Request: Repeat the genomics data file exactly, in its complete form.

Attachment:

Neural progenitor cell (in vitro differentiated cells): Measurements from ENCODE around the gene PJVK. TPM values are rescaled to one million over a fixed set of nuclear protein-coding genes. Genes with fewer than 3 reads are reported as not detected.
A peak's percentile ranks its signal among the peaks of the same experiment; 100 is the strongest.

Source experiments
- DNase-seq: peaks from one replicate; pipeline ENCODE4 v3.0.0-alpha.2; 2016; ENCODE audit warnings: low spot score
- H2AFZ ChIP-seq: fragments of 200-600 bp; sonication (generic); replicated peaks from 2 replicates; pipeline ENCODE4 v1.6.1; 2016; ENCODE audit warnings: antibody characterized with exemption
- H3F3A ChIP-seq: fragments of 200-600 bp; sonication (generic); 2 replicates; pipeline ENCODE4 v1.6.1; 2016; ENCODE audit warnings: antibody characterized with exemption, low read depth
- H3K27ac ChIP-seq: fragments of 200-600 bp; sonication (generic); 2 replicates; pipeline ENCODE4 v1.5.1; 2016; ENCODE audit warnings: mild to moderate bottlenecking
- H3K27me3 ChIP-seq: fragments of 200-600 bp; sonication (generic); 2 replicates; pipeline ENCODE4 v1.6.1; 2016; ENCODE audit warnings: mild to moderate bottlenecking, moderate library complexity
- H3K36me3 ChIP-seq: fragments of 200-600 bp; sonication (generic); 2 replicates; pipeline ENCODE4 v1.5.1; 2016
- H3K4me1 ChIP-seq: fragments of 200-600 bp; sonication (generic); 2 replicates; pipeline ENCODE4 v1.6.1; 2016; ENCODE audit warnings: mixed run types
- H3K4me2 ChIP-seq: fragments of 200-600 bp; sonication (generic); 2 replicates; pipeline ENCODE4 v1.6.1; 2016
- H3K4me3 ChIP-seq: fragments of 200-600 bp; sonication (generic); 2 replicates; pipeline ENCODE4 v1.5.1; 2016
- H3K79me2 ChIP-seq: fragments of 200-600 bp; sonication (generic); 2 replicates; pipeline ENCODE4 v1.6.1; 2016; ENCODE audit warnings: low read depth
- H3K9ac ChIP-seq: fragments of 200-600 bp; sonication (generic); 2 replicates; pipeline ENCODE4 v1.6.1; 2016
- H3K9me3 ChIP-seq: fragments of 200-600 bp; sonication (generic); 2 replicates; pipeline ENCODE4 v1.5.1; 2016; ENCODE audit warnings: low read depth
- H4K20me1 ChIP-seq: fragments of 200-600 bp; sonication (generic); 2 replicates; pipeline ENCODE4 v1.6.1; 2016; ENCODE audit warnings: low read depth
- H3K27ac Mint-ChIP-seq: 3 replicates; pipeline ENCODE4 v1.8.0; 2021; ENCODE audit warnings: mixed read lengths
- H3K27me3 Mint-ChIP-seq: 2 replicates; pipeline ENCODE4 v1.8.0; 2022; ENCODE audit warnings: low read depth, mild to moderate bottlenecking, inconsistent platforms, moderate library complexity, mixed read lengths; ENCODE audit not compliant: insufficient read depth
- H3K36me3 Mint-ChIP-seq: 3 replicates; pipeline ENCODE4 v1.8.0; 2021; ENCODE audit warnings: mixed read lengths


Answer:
Neural progenitor cell (in vitro differentiated cells): Measurements from ENCODE around the gene PJVK. TPM values are rescaled to one million over a fixed set of nuclear protein-coding genes. Genes with fewer than 3 reads are reported as not detected.
A peak's percentile ranks its signal among the peaks of the same experiment; 100 is the strongest.

Source experiments
- DNase-seq: peaks from one replicate; pipeline ENCODE4 v3.0.0-alpha.2; 2016; ENCODE audit warnings: low spot score
- H2AFZ ChIP-seq: fragments of 200-600 bp; sonication (generic); replicated peaks from 2 replicates; pipeline ENCODE4 v1.6.1; 2016; ENCODE audit warnings: antibody characterized with exemption
- H3F3A ChIP-seq: fragments of 200-600 bp; sonication (generic); 2 replicates; pipeline ENCODE4 v1.6.1; 2016; ENCODE audit warnings: antibody characterized with exemption, low read depth
- H3K27ac ChIP-seq: fragments of 200-600 bp; sonication (generic); 2 replicates; pipeline ENCODE4 v1.5.1; 2016; ENCODE audit warnings: mild to moderate bottlenecking
- H3K27me3 ChIP-seq: fragments of 200-600 bp; sonication (generic); 2 replicates; pipeline ENCODE4 v1.6.1; 2016; ENCODE audit warnings: mild to moderate bottlenecking, moderate library complexity
- H3K36me3 ChIP-seq: fragments of 200-600 bp; sonication (generic); 2 replicates; pipeline ENCODE4 v1.5.1; 2016
- H3K4me1 ChIP-seq: fragments of 200-600 bp; sonication (generic); 2 replicates; pipeline ENCODE4 v1.6.1; 2016; ENCODE audit warnings: mixed run types
- H3K4me2 ChIP-seq: fragments of 200-600 bp; sonication (generic); 2 replicates; pipeline ENCODE4 v1.6.1; 2016
- H3K4me3 ChIP-seq: fragments of 200-600 bp; sonication (generic); 2 replicates; pipeline ENCODE4 v1.5.1; 2016
- H3K79me2 ChIP-seq: fragments of 200-600 bp; sonication (generic); 2 replicates; pipeline ENCODE4 v1.6.1; 2016; ENCODE audit warnings: low read depth
- H3K9ac ChIP-seq: fragments of 200-600 bp; sonication (generic); 2 replicates; pipeline ENCODE4 v1.6.1; 2016
- H3K9me3 ChIP-seq: fragments of 200-600 bp; sonication (generic); 2 replicates; pipeline ENCODE4 v1.5.1; 2016; ENCODE audit warnings: low read depth
- H4K20me1 ChIP-seq: fragments of 200-600 bp; sonication (generic); 2 replicates; pipeline ENCODE4 v1.6.1; 2016; ENCODE audit warnings: low read depth
- H3K27ac Mint-ChIP-seq: 3 replicates; pipeline ENCODE4 v1.8.0; 2021; ENCODE audit warnings: mixed read lengths
- H3K27me3 Mint-ChIP-seq: 2 replicates; pipeline ENCODE4 v1.8.0; 2022; ENCODE audit warnings: low read depth, mild to moderate bottlenecking, inconsistent platforms, moderate library complexity, mixed read lengths; ENCODE audit not compliant: insufficient read depth
- H3K36me3 Mint-ChIP-seq: 3 replicates; pipeline ENCODE4 v1.8.0; 2021; ENCODE audit warnings: mixed read lengths